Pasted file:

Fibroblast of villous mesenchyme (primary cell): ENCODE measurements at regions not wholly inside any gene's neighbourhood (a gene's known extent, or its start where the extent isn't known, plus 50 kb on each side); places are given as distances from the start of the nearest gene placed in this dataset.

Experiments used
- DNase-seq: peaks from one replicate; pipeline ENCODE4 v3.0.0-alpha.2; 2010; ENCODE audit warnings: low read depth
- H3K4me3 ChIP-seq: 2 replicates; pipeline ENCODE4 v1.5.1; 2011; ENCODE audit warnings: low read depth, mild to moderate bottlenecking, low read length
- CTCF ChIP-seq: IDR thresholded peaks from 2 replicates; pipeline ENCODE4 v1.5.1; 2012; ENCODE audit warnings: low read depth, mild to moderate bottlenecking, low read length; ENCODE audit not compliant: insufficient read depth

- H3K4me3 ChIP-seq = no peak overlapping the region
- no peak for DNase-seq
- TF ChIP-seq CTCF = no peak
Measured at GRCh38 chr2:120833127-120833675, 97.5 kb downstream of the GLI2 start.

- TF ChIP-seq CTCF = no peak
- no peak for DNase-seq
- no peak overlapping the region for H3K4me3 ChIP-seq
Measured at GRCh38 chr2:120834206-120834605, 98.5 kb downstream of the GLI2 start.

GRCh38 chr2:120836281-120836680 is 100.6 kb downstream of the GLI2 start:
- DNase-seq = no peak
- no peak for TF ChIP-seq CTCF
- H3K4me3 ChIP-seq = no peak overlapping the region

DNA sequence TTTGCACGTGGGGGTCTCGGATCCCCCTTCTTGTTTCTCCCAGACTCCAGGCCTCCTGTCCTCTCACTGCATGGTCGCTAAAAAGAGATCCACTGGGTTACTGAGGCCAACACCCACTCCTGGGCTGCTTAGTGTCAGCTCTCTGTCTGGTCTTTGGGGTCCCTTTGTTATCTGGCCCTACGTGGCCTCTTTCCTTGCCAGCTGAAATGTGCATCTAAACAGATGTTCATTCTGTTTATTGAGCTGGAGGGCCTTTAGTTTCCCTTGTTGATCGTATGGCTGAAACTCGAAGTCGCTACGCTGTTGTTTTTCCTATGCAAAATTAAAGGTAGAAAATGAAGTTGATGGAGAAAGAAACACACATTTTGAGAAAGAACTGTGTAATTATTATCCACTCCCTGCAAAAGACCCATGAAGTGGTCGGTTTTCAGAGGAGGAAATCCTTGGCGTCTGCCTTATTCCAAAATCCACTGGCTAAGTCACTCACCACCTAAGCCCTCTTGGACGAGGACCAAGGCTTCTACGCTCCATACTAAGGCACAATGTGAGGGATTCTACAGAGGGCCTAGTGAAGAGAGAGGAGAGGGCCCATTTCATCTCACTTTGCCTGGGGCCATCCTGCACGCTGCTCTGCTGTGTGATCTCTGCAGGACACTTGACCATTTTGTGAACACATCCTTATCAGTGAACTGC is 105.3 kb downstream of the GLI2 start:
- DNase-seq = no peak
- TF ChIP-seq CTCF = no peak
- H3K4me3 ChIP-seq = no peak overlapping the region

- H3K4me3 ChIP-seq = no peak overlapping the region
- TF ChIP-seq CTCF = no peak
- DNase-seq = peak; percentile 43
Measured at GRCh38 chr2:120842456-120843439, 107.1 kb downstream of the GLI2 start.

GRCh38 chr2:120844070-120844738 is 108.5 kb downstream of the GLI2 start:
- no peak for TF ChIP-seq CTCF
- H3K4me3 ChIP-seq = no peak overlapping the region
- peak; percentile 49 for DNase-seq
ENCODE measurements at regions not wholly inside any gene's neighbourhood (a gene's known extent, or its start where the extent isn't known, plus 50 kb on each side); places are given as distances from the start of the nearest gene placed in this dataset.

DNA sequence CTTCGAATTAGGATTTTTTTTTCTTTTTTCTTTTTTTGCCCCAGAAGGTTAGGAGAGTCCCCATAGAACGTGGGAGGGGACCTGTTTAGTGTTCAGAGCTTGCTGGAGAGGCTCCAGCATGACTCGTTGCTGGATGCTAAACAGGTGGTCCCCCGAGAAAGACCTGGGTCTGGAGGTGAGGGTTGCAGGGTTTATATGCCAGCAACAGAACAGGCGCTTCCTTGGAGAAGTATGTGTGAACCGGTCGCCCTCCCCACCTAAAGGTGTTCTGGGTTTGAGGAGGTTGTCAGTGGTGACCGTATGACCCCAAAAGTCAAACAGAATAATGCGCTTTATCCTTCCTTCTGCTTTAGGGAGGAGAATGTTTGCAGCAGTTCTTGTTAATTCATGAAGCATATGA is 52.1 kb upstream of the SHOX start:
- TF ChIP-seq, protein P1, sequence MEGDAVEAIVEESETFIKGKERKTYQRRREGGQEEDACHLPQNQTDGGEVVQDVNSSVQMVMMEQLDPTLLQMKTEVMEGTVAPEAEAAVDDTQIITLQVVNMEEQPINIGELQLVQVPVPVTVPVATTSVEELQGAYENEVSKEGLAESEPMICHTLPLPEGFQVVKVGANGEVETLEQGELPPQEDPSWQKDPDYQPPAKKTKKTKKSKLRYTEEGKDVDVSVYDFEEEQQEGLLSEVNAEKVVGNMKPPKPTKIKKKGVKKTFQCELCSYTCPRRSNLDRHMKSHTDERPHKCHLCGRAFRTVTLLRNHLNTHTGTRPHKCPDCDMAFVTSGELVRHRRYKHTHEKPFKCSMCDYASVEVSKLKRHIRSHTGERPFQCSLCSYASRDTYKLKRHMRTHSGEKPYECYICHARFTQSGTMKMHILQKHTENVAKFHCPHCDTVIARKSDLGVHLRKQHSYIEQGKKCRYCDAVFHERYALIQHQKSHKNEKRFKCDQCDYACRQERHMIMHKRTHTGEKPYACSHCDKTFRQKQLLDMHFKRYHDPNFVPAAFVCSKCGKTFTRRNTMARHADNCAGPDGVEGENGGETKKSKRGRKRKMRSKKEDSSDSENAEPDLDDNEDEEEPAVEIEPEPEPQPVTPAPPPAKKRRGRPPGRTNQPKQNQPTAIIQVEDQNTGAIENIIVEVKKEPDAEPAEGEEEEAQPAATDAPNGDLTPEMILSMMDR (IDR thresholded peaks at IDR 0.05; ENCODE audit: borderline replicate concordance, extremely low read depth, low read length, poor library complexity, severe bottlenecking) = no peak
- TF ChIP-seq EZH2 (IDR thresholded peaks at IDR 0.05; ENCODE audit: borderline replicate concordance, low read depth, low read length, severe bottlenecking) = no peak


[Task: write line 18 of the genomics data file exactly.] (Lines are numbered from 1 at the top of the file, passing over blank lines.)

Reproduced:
DNA sequence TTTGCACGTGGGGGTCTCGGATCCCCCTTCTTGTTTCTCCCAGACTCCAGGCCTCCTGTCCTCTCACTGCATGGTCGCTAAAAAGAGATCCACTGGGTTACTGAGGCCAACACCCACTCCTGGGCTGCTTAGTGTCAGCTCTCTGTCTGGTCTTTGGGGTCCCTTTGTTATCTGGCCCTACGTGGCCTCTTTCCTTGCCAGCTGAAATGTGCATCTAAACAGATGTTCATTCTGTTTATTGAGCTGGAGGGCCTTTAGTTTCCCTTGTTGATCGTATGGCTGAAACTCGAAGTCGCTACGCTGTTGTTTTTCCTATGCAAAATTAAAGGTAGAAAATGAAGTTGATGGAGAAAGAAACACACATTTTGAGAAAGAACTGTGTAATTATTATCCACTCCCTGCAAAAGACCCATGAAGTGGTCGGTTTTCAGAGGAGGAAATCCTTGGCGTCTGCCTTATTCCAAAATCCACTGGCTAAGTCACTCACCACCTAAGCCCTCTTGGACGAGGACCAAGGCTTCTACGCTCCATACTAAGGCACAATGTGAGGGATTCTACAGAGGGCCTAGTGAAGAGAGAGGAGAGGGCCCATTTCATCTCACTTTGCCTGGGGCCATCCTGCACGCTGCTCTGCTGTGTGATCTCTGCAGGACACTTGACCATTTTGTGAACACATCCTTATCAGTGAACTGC is 105.3 kb downstream of the GLI2 start: